Adaptive sequential behaviors rely on the bridging and integration of temporally separate information for the realization of prospective goals. Corvids' remarkable behavioral flexibility is thought to depend on the workings of the nidopallium caudolaterale (NCL), a high-level avian associative forebrain area. We trained carrion crows to remember visual items for three alternating delay durations in a delayed match-to-sample task and recorded single-unit activity from the NCL. Sample-selective delay activity, a correlate of visual working memory, was maintained throughout different working memory durations. Delay responses remained selective for the same preferred sample item across blocks with different delay durations. However, selectivity strength decreased with increasing delay durations, mirroring worsened behavioral performance with longer memory delays. Behavioral relevance of delay activity was further evidenced by reduced encoding of the preferred sample item during error trials. In addition, NCL neurons adapted their time-dependent discharges to blocks of different memory durations, so that delay duration could be successfully classified based on population activity a few trials after the delay duration switched. Therefore, NCL neurons not only maintain information from individual trials, but also keep track of the duration for which this information is needed in the context of the task. These results strengthen the role of corvid NCL in maintaining working memory for flexible control of temporally extended goal-directed behavior.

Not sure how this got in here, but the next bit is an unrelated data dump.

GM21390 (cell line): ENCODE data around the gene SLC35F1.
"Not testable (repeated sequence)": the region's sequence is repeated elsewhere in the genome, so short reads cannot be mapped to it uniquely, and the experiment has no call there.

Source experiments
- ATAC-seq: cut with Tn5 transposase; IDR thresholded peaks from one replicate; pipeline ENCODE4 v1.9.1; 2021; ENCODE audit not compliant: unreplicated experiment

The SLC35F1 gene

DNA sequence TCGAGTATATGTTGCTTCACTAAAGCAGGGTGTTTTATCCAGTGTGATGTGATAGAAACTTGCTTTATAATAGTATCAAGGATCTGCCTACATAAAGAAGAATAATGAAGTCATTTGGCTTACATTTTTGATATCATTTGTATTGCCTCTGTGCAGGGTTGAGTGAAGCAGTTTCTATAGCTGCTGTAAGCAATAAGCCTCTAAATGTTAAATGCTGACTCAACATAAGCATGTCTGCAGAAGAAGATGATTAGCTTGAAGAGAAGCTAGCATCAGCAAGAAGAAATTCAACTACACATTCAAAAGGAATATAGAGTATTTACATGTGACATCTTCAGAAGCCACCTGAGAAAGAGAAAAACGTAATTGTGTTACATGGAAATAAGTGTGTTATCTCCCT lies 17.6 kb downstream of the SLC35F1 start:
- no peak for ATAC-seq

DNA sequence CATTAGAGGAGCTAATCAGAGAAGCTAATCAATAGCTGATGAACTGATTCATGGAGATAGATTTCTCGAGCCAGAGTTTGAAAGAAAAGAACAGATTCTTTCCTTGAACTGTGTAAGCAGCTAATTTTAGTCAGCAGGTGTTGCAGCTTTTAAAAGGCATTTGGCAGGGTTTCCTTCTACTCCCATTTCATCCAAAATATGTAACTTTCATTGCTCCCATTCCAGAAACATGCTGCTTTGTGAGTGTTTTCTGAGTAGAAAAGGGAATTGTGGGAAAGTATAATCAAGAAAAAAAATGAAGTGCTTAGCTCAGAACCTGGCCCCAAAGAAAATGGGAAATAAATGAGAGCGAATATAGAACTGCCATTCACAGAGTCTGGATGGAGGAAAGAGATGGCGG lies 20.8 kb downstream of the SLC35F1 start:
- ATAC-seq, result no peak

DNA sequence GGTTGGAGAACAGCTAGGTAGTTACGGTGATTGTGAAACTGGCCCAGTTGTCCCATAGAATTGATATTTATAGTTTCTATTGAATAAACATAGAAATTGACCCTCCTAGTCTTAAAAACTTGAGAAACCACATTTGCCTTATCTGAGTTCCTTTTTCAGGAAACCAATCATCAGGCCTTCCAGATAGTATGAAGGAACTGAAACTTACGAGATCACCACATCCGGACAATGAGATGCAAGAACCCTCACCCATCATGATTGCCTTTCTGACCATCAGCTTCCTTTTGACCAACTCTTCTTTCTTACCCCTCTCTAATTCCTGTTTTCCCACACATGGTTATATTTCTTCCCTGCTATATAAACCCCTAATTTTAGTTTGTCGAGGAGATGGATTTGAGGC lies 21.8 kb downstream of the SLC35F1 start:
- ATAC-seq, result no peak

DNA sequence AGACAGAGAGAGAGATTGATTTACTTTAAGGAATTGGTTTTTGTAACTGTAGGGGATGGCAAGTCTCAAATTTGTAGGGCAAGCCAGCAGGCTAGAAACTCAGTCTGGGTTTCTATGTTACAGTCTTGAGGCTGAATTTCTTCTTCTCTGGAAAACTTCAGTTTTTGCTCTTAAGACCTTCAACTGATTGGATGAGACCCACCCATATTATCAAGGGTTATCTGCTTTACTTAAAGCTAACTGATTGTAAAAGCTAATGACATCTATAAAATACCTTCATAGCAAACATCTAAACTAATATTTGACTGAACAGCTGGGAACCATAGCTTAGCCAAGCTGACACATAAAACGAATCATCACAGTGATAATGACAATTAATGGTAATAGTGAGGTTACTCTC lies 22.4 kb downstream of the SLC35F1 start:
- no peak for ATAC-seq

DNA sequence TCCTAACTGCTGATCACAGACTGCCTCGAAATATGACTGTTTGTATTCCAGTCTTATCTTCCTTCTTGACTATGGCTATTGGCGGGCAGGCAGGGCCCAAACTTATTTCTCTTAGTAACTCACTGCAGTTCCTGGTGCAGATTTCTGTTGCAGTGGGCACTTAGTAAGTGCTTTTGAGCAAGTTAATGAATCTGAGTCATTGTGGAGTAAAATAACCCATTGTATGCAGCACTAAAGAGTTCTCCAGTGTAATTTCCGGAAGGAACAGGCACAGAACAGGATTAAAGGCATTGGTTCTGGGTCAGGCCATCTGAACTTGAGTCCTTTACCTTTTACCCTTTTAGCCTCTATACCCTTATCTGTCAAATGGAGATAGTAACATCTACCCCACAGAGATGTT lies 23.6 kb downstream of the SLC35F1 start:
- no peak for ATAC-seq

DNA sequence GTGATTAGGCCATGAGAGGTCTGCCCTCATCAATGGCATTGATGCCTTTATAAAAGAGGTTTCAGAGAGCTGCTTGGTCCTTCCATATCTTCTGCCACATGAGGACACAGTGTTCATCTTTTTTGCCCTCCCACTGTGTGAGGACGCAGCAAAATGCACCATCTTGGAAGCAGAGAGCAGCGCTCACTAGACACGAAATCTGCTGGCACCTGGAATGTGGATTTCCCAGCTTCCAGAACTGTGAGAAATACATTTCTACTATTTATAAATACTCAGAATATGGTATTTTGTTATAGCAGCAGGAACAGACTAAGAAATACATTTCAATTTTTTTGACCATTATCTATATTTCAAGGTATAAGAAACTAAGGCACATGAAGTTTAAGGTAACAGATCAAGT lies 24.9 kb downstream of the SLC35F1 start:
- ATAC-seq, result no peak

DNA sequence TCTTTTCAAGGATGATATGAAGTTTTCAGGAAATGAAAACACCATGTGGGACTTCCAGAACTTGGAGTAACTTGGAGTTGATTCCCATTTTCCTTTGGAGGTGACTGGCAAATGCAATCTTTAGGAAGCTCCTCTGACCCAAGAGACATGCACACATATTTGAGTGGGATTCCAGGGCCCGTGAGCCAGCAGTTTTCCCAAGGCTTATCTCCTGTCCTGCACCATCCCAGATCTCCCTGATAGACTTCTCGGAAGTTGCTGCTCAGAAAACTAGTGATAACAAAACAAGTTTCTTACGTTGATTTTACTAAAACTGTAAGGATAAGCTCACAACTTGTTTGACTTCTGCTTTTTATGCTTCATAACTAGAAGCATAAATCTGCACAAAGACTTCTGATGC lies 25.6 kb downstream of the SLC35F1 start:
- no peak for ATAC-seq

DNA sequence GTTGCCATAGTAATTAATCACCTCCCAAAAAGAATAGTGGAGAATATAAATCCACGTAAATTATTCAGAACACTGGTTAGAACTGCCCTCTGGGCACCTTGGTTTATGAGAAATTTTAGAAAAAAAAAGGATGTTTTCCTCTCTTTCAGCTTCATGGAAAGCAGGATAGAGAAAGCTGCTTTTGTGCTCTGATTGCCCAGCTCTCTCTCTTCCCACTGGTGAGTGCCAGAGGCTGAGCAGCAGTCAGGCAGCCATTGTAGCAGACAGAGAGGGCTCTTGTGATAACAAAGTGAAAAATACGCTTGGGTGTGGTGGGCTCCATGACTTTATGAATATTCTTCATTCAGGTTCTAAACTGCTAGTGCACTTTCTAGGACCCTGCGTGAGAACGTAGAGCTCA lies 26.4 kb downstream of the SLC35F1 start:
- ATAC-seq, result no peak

Keywords: Avian endbrain; Corvid; Delayed match-to-sample; Single-cell recording; Songbird.